How Will the Coronavirus Affect My Divorce?

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How Will the Coronavirus Affect My Divorce?

Divorce can be a stressful process, and for couples currently engaged in divorce proceedings, things may be getting even more stressful. The Coronavirus (Covid-19) pandemic is wreaking havoc on the stock market. As the worldwide crisis continues to plague countries around the globe, the Dow Jones and S&P 500 fluctuations are causing many people panic as they watch their 401k plans and stock investments plunge.

For couples negotiating the distribution of assets in their divorce settlements, the value of their assets may have been significantly affected by the impact of the Coronavirus on the global market. Re-evaluation of these assets may be necessary before a final settlement can be determined.

Equitable Distribution of Assets During the Current Pandemic

For couples that are currently negotiating the equitable distribution of their marital assets, the impact of the coronavirus may force delays. No one knows what the final impact will be on assets, such as 401k funds, stock investments, and retirement plans. How can couples proceed with equitable distribution with so many unknown factors right now?

The most logical advice for most divorcing couples would be to wait out the current crisis and see just how far the impact will spread. For those in an amicable divorce, this may be the best solution, but for those in divorce proceedings already filled with angst and volatility, a delay in divorce proceedings may seem insurmountable.

Divorce lawyers around the globe may be moving through unchartered territory with the current pandemic, but not with working in an unstable market. There were divorce proceedings and equitable distribution concerns during the market crash in 2008 with many lessons learned during that unstable economy. Divorce attorneys with experience from that financial crisis are lending their knowledge to those new to the game.

Listening to the advice of an experienced and knowledgeable divorce lawyer is in the best interest of all couples currently going through divorce

proceedings. What most investors would tell anyone at this time is that panic will not change the outcome of any situation. At a time like the present, the best strategy is to work collaboratively and patiently with all involved in the divorce proceedings.

Unprecedented Concerns in Divorce Proceedings

Financial concerns are not the only issue divorcing couples are facing. Unprecedented concerns are rising quickly, forcing panicked spouses and parents to seek answers to tricky questions. The most common concerns surfacing among divorcing couples include:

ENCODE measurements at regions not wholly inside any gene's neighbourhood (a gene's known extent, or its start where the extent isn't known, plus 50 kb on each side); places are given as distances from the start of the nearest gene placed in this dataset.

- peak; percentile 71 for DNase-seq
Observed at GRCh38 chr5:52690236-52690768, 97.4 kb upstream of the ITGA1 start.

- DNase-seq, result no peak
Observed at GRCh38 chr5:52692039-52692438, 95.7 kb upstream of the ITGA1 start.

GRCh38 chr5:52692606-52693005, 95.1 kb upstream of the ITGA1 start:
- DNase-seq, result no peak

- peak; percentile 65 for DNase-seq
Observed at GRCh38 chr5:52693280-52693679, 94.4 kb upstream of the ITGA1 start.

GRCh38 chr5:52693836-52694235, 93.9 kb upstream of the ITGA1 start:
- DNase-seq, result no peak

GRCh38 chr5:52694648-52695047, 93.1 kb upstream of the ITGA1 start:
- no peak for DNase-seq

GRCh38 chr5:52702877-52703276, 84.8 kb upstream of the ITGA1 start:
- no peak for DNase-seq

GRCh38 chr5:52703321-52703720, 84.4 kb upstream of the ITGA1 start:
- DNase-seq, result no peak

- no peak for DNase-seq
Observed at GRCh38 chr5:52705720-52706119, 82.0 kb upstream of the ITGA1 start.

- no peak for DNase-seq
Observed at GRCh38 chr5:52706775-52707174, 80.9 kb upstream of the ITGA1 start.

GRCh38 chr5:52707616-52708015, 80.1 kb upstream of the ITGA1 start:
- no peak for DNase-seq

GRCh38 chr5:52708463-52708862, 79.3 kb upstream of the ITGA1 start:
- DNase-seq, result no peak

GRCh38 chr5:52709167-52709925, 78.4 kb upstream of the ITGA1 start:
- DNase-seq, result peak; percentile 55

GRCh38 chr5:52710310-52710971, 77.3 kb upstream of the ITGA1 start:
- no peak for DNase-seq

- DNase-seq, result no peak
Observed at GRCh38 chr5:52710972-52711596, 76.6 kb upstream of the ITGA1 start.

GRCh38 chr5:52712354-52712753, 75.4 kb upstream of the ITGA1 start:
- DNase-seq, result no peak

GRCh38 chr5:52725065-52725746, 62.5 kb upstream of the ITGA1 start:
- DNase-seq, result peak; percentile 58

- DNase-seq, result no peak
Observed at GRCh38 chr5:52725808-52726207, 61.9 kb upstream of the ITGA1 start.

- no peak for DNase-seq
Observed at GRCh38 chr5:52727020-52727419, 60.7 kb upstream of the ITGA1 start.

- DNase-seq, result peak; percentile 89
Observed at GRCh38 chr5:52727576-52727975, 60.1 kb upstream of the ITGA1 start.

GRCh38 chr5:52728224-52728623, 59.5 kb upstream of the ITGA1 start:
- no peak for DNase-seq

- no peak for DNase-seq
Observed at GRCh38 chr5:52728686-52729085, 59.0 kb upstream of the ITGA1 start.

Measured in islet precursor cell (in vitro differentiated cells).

• Quarantines and how they may affect court dates and appearances
  • Court shutdowns forcing delays of divorce proceedings
  • Quarantine of parents that share joint custody
  • Adjustments to child support payments considering reduced income/work schedules
  • Co-parenting issues with school closures
  • Differences between parents on how to protect their children from exposure

As divorcing couples and divorce lawyers try to continue with business as usual, delays are to be expected. With patience and perseverance, divorcing couples can ensure the best possible outcome in their divorce settlement.

Morristown Divorce Lawyers at Lyons & Associates, P.C. Offer Counsel and Support for Divorcing Couples During the Coronavirus Pandemic

If you are experiencing concerns about your divorce proceedings in the current Coronavirus pandemic, contact the Morristown divorce lawyers at Lyons & Associates, P.C. Call us at 908-575-9777 or contact us online to schedule a free consultation today. Located in Somerville and Morristown, New Jersey, we serve clients throughout Somerset, Woodbridge, Parsippany, Rockaway, Short Hills, Chatham, Randolph, Madison, and Morris Plains.

Can My Work Schedule Affect Child Custody Arrangements?

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Can My Work Schedule Affect Child Custody Arrangements?

Child custody is a top priority for divorcing parents. Deciding how much time each parent will spend with their children can be hard, and work schedules play an important role. If both parents work traditional work shifts, there is less free time to share, but less common working hours can complicate things even further.

When courts rule for joint custody arrangements, parents may have to outline how much time they each spend with the children. It is usually preferred for the children to spend most of their time under a parent’s care instead of a caregiver. It is also important to maintain open communication once these plans are set in place.